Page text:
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Bell Canada Pioneers Cloud Service Brokerage

Brokering is one of the oldest fundamental models of business

Earlier today I interviewed hot Cloud venture Appdirect, a company that offers a white label platform for implementing ‘Cloud Service Brokering’.

This is one of the headline R&I focus areas for our road map.

On the back of a $3.25m VC deal last year, Appdirect is one of a number of pioneers in this super hot Cloud field, signing clients like Bell Canada, Deutsche Telecom, Sasktel and others, and as such has been suitably recognized by Gartner.

Check out the uber-cool Bell app marketplace here, and for Sasktel theirs is here.

Cloud Service Brokers

Brokering is one of the oldest fundamental models of business and so it’s logical it can be applied to Cloud too. Like any broker they aggregate services from multiple suppliers, in this case SaaS (Software as a Service) apps, like for CRM or Constant Contact for email marketing, and help companies manage the complexities of increasing use of many of these different tools.

This includes features like single sign-on (eliminating the need to have duplicated username & password process for each one), as well as associated administration and billing. For example if a user leaves the company it’s a pain to have to go through each one and remove them. An AppsDirect market builds in this kind of process automation.

The stats they told me about blew my mind and also explain the size of the problem statement they are addressing:

  • The number of SaaS apps they’re counting grew from 20 odds in 2009, to 100 in 2011 to 3,000+ in 2012
  • Gartner predicts an overall Cloud market of $177 billion by 2015, of which 20% will be delivered through CSBs

In addition to the volume of apps growth they’re also seeing an increase in the types of apps available via SaaS as well as also growth in the number of SaaS apps that small businesses are starting to use.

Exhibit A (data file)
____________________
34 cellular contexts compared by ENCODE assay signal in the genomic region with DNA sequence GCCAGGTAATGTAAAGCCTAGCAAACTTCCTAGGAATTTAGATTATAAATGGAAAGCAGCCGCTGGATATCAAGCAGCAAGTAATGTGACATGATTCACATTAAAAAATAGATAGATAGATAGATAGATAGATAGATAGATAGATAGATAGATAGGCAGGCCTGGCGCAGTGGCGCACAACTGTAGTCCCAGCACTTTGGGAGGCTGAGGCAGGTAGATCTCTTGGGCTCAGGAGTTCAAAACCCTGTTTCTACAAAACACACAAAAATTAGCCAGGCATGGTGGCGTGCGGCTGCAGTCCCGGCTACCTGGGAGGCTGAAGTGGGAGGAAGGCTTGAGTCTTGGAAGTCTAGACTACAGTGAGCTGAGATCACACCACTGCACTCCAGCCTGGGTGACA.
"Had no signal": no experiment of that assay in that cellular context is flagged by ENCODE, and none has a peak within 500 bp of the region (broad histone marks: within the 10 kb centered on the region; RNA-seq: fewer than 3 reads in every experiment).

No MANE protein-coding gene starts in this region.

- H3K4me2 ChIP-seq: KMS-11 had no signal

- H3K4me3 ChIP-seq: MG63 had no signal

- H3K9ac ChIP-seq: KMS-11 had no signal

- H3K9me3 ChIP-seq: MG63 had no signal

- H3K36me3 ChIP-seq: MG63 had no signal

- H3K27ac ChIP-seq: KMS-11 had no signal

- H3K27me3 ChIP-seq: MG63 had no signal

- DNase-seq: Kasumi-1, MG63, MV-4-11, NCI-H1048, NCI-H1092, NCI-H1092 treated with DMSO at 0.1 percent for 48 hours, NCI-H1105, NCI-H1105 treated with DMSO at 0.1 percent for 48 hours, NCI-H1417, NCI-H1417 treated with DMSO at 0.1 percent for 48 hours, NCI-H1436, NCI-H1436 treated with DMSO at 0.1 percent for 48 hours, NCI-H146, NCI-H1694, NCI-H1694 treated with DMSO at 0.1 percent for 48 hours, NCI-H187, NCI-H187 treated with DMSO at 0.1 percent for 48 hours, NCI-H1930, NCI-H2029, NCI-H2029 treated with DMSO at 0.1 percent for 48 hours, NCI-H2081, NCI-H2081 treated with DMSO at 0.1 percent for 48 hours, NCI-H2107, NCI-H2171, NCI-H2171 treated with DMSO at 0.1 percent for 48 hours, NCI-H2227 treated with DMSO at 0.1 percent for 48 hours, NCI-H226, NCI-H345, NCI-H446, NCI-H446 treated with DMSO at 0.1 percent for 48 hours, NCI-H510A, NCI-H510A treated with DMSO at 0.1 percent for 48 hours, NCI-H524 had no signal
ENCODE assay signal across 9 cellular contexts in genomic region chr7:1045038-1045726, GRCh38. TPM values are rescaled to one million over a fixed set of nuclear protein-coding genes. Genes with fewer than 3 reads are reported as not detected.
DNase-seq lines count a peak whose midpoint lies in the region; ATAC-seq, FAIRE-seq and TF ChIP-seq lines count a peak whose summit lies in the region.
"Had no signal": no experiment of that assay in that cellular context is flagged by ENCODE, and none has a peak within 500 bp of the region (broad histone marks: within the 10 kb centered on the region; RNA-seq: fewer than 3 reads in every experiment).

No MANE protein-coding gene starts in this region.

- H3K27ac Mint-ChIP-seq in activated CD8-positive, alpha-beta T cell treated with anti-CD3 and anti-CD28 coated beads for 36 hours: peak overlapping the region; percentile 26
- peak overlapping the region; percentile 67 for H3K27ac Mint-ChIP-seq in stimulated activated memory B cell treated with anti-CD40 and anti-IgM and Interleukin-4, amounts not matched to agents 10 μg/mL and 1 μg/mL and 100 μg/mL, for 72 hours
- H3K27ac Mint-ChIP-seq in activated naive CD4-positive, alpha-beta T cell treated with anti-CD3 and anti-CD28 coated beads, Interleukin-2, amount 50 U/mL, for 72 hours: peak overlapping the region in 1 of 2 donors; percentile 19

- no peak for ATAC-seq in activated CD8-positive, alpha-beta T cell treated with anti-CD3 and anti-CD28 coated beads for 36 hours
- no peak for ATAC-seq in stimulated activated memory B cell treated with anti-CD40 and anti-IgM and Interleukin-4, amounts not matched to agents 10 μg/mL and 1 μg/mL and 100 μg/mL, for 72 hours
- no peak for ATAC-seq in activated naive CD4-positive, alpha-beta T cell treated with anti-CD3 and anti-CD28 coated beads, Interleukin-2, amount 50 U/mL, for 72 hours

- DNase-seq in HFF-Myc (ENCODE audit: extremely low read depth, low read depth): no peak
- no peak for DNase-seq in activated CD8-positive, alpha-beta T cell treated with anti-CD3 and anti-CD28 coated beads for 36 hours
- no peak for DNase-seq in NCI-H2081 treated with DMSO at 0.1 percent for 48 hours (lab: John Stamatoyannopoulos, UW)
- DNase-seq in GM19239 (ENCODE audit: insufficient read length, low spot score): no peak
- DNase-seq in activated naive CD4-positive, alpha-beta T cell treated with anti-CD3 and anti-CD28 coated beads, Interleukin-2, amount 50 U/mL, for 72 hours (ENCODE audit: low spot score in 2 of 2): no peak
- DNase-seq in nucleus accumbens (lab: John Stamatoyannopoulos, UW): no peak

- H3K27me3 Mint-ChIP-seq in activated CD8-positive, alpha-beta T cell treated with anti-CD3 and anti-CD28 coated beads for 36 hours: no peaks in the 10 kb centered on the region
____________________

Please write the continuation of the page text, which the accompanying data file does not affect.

Given this dynamic telcos are the ideal candidates to act as the broker. They already provide small businesses with the building blocks of broadband and telephony services, so adding apps to the mix is a natural evolution, and this is the strategy Bell and others are pursuing.

As one of the first customers of AppDirect Bell are demonstrating global leadership in the Cloud field. Btw the AppDirect team themselves are Canadians but sadly shining a light back on the innovation gap issue again, they like others have moved to the USA to be able to drive this kind of tech innovation.

Cloud Innovation Platform

What was particularly interesting was that the CSB platform can also be used by the telco to automate provisioning and billing of their own existing products too, right through to core telephony. It can also be used by ISVs to enable innovative software marketplaces for extending their product too, integrating other apps and modules.

Think communities like the Apple apps store and you’re touching on where this could go. Appdirect customers in this area include Appcelerator, demonstrating just how much of an innovation-enabler this type of platform is… hint hint RIM.

Other key areas where there will be big growth in this trend include within the enterprise, as IT departments start to give up hugging servers and instead become internal ITaaS providers, and like we will be covering on our upcoming GovCloud 2.0 webinar, government agencies selling to other agencies.

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